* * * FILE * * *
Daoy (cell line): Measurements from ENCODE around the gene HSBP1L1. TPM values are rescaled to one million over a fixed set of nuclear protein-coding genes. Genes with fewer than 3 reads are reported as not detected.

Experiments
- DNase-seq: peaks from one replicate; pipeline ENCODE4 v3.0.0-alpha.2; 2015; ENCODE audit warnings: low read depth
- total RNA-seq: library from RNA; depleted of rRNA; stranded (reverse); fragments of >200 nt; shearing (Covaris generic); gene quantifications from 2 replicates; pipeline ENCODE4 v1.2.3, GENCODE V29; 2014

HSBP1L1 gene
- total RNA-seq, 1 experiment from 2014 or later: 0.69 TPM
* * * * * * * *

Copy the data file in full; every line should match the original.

Daoy (cell line): Measurements from ENCODE around the gene HSBP1L1. TPM values are rescaled to one million over a fixed set of nuclear protein-coding genes. Genes with fewer than 3 reads are reported as not detected.

Experiments
- DNase-seq: peaks from one replicate; pipeline ENCODE4 v3.0.0-alpha.2; 2015; ENCODE audit warnings: low read depth
- total RNA-seq: library from RNA; depleted of rRNA; stranded (reverse); fragments of >200 nt; shearing (Covaris generic); gene quantifications from 2 replicates; pipeline ENCODE4 v1.2.3, GENCODE V29; 2014

HSBP1L1 gene
- total RNA-seq, 1 experiment from 2014 or later: 0.69 TPM